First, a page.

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Molly McKasson: Doug Ducey and the problem of dark money

Molly McKasson: Doug Ducey and the problem of dark money

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Do you know how much the following organizations are affecting your daily life? American Encore, Arizona Free Enterprise Club Fund, Americans for Responsible Leadership, Legacy Foundation Action Fund, Veterans for a Strong America, Prosper Inc., Americans for Prosperity, American Federation for Children, etc.

Most of us know very little about these so-called “social welfare” 501(c)(4) nonprofits. Yet they’ve been influencing Arizona politics since 2010, when the Supreme Court ruled in favor of Citizens United.

Unlike political PACs, they can give millions in anonymous political donations. While in Arizona they give to right-leaning candidates and issues, there are other left-leaning nonprofits around the country. Donations from these 501(c)(4)s are dubbed “dirty money” or “dark money.”

Many of these nonprofits are connected to the libertarian, anti-government network of the billionaire Koch brothers — Charles and David Koch — whose agenda is to do away with institutions we think of as primary to our democracy. They’re also connected to our own governor, Doug Ducey. Since his political career began in 2010, Ducey could never have sustained his relentless efforts to weaken public education, without the help of an ever-increasing flow of dirty money.

To Ducey and his Koch allies, the financial woes of Arizona’s public education system created a golden opportunity to gut public schools. Money talks — and Ducey has had a long dialogue with dirty money:

2010: Ducey runs for State Treasurer and receives millions of dark dollars from Koch-affiliated organizations.

2012: Ducey is put in charge of defeating a citizens’ initiative called Prop. 204, which calls for the continuation of a one-cent per dollar sales tax for public education. A dark money group pays for more than half the dire warnings against 204, and it goes down.

2014: Ducey runs for governor and dirty money groups, many based out-of-state and funded by the Kochs, spend $15 million to elect anti-government, anti-public school candidates like Ducey.

January 2016: Ducey appoints Clint Bolick — former president of the Koch brothers’ Alliance for School Choice, the largest U.S. pro-voucher organization — to the Arizona Supreme Court.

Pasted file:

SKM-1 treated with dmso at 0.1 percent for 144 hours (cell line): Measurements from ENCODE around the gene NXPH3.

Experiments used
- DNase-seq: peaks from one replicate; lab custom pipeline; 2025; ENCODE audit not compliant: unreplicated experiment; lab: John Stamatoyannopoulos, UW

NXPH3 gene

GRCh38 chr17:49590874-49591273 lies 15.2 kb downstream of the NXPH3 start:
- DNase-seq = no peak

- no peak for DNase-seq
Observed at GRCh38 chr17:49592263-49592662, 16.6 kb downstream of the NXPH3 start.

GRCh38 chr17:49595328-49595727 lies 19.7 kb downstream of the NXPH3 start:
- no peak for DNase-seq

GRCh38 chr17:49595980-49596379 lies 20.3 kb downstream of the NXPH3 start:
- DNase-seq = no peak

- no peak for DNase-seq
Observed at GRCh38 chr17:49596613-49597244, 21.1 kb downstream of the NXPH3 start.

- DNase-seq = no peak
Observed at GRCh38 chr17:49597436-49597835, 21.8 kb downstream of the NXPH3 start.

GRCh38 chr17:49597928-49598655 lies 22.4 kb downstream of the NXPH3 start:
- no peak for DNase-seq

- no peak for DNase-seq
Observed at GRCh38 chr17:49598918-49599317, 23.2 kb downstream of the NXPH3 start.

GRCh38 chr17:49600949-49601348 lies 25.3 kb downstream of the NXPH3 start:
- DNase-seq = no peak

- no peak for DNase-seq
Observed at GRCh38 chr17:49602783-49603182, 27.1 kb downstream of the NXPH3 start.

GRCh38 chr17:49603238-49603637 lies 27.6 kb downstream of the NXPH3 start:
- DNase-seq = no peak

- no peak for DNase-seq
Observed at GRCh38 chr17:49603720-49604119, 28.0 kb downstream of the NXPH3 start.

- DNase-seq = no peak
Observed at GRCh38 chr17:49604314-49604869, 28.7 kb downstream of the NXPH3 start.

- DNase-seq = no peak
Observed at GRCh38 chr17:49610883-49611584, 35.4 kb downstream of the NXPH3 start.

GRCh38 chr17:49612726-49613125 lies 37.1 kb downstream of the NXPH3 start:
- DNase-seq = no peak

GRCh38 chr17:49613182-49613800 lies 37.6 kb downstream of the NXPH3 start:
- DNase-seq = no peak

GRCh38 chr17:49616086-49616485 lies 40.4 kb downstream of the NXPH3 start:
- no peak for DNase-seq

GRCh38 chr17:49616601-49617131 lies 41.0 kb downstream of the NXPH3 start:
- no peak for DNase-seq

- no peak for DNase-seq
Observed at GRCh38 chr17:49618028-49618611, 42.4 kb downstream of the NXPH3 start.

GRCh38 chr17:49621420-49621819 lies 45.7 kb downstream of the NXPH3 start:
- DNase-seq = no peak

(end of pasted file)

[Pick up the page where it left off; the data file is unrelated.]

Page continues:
2016: Ducey signs into law SB 1516, weakening campaign finance laws and encouraging influence pedaling. (Vote “no” on Prop. 306.) With Ducey’s blessing, the American Federation for Children and other dark money groups pump big bucks into successful legislative races for candidates supporting a greatly expanded school voucher program.

2017: With Ducey’s blessing, the Legislature adopts a universal voucher bill, prompting educators to launch the Save Our Schools (SOS) initiative, so this November voters can decide whether limited public school dollars should fund religious and private schools. (Vote “no” on Prop. 305).

Fall of 2017: The popular Outlaw Dirty Money and Invest in Ed initiatives are launched and Arizonans enthusiastically sign petitions to stop corruption and fund education.

Spring of 2018: Ducey signs into law HB 2153, prohibiting Tempe and all jurisdictions from passing local dirty money regulations.

June 2018: Ducey and dirty money lawyers engage in guerrilla warfare and by August both initiatives are disqualified on minor technicalities by Ducey-appointed judges.

According to the late Justice Scalia, the Supreme Court’s decision on Citizens United was not intended to be an endorsement of anonymous donations: “Requiring people to stand up in public for their political acts fosters civic courage, without which democracy is doomed.”

In Nov. 6, please give us a governor with such civic courage.

Molly McKasson is a former representative for Ward 6 on the Tucson City Council.

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